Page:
There’s an expression among conservation professionals that “asphalt is always the last crop.” Once an ecosystem gets plowed under and the very topsoil scraped off and trucked away, that’s true enough.
Except the opposite holds true at 30 public schools in Chicago. There, playgrounds once entombed in asphalt and cement have been reclaimed as park space. This ruin-to-recovery project began in 2014 and is co-managed by Healthy Schools and the accredited Openlands, a Chicago-based land trust.
“Our main driver is to connect people with nature wherever they live,” says Daniella Pereira, vice president of community conservation at Openlands. “We help people to access green space, and if that’s not available then we work with a community’s vision to re-green their neighborhood.”
To qualify for the program, a school must have at least 30,000 square feet of hard surface playground that they want to demolish, places where “kids didn’t even want to go outside because there was no place to sit or be alone. The research shows that there’s more bullying in places like that,” says Pereira. When complete, the resurrected playgrounds include trees, native plants, rain gardens and outdoor learning labs. Most also have tracks and sports fields, clad in permeable surfaces.
But what makes Space to Grow schoolyards far more complex (and expensive) than a typical playground is what lies beneath: a deep gravel substrate that’s engineered to absorb thousands of gallons of rainwater and storm runoff. The sponge-like qualities of green schoolyards helps to reduce the combined sewage overflows that occur when excess stormwater mixes in the same sewer pipes with untreated waste and spills into local waters, such as Lake Michigan.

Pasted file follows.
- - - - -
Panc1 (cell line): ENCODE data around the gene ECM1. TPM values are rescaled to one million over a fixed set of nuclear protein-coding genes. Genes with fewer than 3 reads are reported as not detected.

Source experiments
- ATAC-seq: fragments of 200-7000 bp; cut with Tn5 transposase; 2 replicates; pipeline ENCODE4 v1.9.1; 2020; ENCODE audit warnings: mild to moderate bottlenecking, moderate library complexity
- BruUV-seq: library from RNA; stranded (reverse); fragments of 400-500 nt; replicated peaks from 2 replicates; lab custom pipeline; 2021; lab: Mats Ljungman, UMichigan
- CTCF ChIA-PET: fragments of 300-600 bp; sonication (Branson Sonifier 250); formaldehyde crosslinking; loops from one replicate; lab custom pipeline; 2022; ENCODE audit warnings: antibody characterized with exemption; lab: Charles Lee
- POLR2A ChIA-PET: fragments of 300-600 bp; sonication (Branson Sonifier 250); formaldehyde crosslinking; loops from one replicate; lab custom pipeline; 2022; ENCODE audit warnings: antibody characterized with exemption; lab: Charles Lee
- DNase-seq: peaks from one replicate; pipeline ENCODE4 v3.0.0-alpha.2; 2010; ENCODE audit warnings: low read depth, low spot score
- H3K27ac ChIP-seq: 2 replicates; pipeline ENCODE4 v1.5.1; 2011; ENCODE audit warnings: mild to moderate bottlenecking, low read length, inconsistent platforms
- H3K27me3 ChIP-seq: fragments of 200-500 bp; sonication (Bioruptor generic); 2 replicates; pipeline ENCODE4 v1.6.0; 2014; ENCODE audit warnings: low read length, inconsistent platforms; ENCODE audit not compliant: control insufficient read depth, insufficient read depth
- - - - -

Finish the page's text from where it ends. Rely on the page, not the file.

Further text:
From the outset, local residents have ample say about their schoolyard’s design and operation. Nonetheless, each schoolyard must meet two conditions: First, provide play equipment and outdoor classrooms; and second, remain open after school and on weekends.
“We just started doing ribbon cuttings for new schoolyards,” Pereira says. “And I’ve had neighbors come by and say, ‘This is so beautiful! If this is where my tax dollars are going, then I’m all for it.’”